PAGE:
In Hillary‘s case, I think she came here, and she was sort of down, obviously, after Iowa.  And she came here and just showed herself for being the person that she is, and not only a very strong person, as an individual, with very strong views, but also a person who is sensitive, and willing to show that—that side of her, which she really wasn‘t before. 

You know, there was that question that was asked over in Portsmouth where she got quite emotional about it.  And I think people said, wow, you know, I like that.  I like the fact that she‘s not only a strong individual, but she can show a little emotion. 

So, they have always connected extraordinarily well here in New Hampshire.  And equally important, as I said earlier, they stayed in touch.  You know, they never said, after New Hampshire, left the state and never came back.  They always come back.  And they come back fairly regularly over the years.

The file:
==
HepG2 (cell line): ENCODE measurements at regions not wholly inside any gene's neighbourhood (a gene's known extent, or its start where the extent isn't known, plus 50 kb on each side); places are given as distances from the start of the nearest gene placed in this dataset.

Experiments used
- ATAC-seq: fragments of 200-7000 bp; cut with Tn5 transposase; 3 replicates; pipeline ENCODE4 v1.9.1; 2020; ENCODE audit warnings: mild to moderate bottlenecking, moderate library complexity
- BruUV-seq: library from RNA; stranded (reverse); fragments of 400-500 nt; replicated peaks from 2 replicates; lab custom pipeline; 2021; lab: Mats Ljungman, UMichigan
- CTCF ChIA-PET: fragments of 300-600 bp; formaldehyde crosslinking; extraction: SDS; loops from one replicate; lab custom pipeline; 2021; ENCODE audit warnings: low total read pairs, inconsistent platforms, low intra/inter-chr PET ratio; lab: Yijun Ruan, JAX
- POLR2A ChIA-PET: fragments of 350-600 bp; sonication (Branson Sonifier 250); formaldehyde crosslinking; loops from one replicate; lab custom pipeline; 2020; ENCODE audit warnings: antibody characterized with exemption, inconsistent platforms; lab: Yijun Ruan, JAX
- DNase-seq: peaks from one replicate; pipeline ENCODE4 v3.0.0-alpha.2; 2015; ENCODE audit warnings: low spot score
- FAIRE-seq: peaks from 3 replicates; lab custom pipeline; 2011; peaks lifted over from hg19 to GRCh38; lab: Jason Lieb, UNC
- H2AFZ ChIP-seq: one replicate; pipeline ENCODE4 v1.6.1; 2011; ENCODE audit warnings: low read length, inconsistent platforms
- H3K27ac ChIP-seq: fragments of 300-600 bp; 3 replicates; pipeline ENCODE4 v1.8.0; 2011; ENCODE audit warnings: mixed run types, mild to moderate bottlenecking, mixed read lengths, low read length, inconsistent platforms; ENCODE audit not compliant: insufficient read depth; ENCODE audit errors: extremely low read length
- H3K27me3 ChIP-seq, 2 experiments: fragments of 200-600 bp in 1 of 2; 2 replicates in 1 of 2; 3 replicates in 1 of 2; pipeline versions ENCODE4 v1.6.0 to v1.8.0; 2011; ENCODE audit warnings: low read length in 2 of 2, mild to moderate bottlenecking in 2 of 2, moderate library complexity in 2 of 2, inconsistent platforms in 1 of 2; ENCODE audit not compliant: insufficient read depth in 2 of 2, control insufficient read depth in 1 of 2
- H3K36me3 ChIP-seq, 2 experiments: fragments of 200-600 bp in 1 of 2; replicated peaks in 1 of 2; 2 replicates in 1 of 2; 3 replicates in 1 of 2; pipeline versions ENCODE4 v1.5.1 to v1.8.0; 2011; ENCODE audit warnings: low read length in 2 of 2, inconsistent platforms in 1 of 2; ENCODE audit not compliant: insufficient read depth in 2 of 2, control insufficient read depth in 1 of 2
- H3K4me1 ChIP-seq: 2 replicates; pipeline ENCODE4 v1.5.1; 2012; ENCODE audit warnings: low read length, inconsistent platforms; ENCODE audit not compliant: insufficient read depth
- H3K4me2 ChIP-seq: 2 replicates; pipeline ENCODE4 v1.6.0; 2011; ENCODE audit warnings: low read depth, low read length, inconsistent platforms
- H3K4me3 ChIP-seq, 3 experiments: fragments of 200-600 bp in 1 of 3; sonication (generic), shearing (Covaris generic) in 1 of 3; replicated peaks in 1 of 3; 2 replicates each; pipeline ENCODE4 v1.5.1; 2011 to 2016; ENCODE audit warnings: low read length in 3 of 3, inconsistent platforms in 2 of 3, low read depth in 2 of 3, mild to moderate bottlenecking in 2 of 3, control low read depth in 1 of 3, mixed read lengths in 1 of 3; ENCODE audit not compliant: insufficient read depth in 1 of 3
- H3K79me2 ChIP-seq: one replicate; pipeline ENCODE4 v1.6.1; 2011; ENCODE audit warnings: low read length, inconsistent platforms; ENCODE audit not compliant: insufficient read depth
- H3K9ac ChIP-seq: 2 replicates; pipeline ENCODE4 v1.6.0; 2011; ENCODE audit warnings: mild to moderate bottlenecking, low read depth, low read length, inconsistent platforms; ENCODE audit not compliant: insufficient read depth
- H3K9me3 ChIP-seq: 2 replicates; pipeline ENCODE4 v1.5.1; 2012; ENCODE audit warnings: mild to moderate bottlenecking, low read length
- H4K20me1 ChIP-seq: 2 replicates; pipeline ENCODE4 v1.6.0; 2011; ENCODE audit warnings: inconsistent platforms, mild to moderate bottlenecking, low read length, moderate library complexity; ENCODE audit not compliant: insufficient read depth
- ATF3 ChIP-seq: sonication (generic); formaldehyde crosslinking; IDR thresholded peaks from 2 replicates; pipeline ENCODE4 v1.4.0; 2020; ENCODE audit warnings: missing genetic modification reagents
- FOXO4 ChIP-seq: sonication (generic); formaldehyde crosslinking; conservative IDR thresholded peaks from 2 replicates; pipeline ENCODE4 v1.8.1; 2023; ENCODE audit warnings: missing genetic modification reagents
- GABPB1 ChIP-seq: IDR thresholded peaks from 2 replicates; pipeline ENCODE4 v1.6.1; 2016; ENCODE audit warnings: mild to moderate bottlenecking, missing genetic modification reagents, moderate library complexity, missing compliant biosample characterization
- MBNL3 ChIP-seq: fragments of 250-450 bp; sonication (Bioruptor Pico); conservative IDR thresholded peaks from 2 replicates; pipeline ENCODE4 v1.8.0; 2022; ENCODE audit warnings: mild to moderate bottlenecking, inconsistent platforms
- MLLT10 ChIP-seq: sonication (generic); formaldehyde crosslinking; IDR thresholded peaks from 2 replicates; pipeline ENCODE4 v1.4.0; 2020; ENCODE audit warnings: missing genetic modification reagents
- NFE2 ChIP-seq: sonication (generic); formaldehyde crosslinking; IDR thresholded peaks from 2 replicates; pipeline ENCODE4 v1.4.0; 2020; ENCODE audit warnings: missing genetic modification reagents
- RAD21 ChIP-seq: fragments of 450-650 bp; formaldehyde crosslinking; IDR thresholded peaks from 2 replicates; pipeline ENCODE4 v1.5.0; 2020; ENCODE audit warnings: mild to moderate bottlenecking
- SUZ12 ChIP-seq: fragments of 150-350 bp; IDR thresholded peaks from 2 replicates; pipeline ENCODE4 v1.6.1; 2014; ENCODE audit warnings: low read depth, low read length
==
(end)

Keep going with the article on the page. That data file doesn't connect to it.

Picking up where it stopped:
MATTHEWS:  Well, you know, I guess we‘re going to talk a lot about the president‘s health in the next hour.  And I have to tell you, thank you for coming. 

GREGG:  Pleasure. 

MATTHEWS:  You know, Senator, I have to get back to the point you made, Senator, the interesting personality aspect of our health. 

A couple of months ago, we were at Cafe Milano, which is a big hangout here in Washington.  You know, some strange customers hang around there sometimes, but the former—former president was in there one night.  And we were having an NBC party, and I walked into the room, and he had come in and said hello to us. 

And there he was surrounded by 20 people having this gigantic dinner with all these people.  And I said, why does this guy need this?  Why doesn‘t he just go home and relax?  And he was out there sort of entertaining 20 people at a time at one table. 

It was—it‘s—we all are who we are.  And there we are—by the way, we‘re looking at these great stock pictures of the former president doing what he likes to do.  And it‘s in—he‘s in the arena all the time. 

GREGG:  Yes, absolutely.  Did you check what he was eating?  I hope he was eating correctly. 


MATTHEWS:  I don‘t know.  It‘s pretty rich food over there.